Wing’s primary focus is on Budapest. The current property market fundamentals, including vacancy rates and demand in the near future support a healthy level of development. The Hungarian economy is growing, and Budapest is both the hub for the national economy as well as an increasingly important regional centre. Several years of reduced activity compared to other Central European capitals allow for ongoing sustainable levels of development. Budapest currently enjoys a comparative advantage as an investment destination further augmenting the attractiveness of development activity. Tenants in the region remain focused on both the efficiency and the attractiveness of their workspaces for their current and potential employees. This is particularly true in a strong employment environment where they are competing for the best talent, and „soft” elements are used as an additional incentive. Location remains key, both regarding public transport access and availability of services in the immediate vicinity. Finally, tenants are increasingly environmentally aware in all areas of their activities, and look for this to be reflected in both the buildings themselves as well as in the operation of these buildings. Until 2008 the CEE region (or at least the V4) countries were viewed as a homogeneous block. Today it is understood that they share certain key attributes and challenges, but it is also clear that their markets are strongly differentiated. The relative lack of activity in the Hungarian market compared to its neighbours several years ago represents an advantage today, as demand is strong and domestic and international investors are eager for opportunities.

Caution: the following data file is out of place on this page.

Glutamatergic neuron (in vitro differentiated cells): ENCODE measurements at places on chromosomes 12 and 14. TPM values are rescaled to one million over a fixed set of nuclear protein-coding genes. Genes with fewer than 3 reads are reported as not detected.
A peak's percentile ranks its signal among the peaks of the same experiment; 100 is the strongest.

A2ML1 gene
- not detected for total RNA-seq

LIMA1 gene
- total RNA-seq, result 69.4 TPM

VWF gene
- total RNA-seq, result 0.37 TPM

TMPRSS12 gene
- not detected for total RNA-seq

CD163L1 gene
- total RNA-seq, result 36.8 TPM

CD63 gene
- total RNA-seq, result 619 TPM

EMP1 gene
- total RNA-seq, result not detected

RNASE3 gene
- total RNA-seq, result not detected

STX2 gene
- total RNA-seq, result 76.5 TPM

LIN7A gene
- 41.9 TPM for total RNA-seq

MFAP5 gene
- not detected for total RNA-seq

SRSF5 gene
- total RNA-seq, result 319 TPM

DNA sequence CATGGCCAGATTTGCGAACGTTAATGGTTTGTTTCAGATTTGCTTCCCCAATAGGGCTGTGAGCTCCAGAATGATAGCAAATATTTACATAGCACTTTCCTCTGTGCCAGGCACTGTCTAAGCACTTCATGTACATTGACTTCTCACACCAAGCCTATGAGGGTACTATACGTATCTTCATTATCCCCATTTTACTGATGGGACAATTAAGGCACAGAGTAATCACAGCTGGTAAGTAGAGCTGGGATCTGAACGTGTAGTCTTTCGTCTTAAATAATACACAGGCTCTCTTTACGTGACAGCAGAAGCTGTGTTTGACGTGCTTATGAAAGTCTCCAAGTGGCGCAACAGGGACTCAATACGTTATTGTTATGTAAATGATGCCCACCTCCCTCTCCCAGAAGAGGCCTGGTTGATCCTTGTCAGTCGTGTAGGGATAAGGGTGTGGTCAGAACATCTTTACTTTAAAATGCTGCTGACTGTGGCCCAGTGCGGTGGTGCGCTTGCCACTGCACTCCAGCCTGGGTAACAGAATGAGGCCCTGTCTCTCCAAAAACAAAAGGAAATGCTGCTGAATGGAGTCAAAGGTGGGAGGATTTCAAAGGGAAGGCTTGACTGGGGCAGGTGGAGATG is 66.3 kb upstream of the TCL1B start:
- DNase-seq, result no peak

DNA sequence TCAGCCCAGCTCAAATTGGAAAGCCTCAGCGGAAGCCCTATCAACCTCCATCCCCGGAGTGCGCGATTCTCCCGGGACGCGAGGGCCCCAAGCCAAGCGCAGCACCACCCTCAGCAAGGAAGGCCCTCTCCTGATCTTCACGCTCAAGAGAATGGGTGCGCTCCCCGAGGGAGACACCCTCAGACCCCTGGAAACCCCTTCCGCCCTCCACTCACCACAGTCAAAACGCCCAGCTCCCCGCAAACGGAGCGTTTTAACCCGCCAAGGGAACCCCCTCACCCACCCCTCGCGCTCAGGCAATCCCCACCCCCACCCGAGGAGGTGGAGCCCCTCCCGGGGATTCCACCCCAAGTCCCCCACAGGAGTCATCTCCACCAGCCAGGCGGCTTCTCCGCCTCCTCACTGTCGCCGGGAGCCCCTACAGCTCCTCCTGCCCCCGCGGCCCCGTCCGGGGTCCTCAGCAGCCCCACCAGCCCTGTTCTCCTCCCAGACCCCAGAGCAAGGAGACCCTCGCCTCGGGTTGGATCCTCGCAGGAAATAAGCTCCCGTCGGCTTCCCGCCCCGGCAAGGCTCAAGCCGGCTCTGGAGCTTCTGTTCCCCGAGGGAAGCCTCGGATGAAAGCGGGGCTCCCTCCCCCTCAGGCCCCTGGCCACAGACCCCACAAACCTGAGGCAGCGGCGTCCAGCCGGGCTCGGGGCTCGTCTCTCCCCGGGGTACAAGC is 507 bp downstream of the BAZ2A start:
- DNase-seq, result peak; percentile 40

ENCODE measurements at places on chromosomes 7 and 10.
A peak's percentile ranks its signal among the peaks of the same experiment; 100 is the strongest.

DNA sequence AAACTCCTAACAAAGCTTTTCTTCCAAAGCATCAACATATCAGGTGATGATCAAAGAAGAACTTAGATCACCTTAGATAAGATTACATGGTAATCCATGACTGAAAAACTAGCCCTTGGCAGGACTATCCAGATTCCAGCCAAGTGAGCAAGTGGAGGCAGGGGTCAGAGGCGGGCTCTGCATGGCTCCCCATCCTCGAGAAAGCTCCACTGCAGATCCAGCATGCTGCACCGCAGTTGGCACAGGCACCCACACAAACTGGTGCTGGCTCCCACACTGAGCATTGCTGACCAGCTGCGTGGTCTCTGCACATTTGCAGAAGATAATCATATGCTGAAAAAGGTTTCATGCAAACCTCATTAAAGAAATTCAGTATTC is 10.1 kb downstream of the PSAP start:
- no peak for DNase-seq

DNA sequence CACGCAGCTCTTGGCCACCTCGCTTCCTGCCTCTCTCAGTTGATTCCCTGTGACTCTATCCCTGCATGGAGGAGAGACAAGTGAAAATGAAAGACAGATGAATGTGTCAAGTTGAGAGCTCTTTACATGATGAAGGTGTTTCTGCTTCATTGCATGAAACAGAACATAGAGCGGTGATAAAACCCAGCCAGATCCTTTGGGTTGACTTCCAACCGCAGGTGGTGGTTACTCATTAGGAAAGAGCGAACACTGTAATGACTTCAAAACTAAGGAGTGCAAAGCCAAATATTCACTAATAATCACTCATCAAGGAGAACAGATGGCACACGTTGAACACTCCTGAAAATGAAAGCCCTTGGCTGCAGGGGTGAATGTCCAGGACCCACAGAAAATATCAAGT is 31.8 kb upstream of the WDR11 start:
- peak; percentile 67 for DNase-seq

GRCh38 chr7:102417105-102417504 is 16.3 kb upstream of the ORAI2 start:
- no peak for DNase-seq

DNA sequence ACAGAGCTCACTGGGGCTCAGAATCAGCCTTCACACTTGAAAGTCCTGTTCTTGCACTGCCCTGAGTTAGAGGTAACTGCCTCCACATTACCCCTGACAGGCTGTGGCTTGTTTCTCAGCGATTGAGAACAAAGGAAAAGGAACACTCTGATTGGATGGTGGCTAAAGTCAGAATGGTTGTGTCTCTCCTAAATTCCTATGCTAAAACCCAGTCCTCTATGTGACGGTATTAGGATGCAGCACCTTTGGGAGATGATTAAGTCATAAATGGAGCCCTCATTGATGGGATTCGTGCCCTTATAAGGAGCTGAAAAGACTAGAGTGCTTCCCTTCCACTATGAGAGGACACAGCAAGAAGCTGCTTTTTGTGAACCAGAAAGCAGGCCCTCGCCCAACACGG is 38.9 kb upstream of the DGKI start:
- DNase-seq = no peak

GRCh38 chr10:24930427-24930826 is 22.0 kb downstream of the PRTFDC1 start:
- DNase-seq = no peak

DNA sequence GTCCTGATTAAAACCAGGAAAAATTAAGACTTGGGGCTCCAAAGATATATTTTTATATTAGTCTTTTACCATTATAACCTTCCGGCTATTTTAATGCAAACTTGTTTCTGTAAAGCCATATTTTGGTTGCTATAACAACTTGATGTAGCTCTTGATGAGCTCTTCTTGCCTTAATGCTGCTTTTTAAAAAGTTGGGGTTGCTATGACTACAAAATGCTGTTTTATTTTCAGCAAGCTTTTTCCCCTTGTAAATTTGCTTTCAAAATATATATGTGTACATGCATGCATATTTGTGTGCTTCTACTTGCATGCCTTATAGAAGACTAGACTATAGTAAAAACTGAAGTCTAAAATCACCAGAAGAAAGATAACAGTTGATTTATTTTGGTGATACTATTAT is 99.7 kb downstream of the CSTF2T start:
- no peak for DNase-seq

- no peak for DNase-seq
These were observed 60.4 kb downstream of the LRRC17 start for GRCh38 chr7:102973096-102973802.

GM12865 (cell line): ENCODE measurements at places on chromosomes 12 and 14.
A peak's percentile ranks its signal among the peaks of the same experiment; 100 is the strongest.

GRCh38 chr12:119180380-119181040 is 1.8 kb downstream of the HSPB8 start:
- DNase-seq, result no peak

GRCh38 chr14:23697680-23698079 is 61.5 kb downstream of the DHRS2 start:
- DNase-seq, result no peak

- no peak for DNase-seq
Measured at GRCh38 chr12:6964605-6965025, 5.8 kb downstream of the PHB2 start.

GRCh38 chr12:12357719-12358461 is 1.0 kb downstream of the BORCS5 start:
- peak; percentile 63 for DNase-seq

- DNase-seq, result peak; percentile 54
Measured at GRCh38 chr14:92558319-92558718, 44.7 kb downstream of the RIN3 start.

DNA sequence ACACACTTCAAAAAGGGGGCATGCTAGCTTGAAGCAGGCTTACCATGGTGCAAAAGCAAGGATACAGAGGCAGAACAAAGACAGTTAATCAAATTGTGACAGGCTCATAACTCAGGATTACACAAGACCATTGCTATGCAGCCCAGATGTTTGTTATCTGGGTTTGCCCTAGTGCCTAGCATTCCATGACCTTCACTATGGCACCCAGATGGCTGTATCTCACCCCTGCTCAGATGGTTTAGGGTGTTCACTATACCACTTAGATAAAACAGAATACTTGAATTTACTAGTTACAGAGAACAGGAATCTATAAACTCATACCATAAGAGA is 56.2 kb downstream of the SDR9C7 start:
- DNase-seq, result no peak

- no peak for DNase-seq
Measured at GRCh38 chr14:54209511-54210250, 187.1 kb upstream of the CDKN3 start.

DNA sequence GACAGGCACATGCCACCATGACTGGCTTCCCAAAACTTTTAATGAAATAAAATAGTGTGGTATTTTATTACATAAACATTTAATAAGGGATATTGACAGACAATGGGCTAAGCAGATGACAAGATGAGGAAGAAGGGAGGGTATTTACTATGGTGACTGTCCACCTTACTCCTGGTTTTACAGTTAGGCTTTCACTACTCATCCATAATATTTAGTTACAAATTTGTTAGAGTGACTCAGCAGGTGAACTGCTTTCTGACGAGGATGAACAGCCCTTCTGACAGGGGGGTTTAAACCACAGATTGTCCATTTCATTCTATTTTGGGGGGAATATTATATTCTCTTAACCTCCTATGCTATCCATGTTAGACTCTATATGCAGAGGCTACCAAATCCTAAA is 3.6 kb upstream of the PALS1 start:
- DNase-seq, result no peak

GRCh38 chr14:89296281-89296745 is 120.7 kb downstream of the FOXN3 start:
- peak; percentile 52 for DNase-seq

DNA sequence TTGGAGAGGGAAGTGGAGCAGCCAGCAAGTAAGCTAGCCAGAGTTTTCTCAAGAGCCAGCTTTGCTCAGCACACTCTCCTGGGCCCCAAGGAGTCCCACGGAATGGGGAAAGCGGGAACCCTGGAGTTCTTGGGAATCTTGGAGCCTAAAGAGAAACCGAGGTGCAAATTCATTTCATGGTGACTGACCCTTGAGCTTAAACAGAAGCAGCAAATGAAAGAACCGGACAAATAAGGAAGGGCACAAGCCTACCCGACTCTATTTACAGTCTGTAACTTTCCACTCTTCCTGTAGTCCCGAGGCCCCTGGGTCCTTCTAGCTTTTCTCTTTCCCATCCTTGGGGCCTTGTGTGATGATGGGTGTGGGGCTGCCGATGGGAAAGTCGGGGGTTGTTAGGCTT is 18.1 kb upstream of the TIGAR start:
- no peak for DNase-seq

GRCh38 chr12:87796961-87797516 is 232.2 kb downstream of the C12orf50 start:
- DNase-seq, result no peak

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Contract Administration as a result of the renegotiation of the lease agreement, remains in the premises of the West Forum complex in Wrocław. The Lessor, represented by TFG Asset Management, was supported in the process by the consulting agency Corees Polska.
Uni-logistics, which specializes in sea, rail and air freight forwarding and road transport, has leased 5,825 sqm of warehouse and office space in Panattoni Park Tricity East VI in Poland. Real estate advisory firm Cresa Poland assisted the tenant during negotiations.
Paweł Suracki joined Colliers as the Investment Services Director. He will be responsible for managing sales and purchasing processes on behalf of Colliers' clients and for establishing and maintaining relationships with potential and current Colliers' partners in Poland.
Avison Young has announced a key change to its directors’ team in Budapest with the arrival of Martina Cifer at the helm of its Office Leasing department. In her new capacity, she shall oversee both the company's Landlord and Tenant Representation divisions.
Łukasz Czajkowski joins the team of JLL Poland as Business Services Lead in Tenant Representation Department. He will be responsible for enhancing relations with the BSS sector.
German bicycle manufacturer CUBE is expanding its operations by launching its first production facility at CTPark Cheb in the Czech Republic, in a new building with 10,000 sqm of space. The new assembly line for bicycles is planned to start in February 2022.
The White Stone Capital Group has purchased the second part of the land in Bielany in the vicinity of Huta Warszawa, at the Młociny metro station. In total, the developer owns a plot of land with an area of 200,000 sqm in its portfolio. Work is underway on the concept of creating a multi-stage multi-functional investment with a rich green area preserved.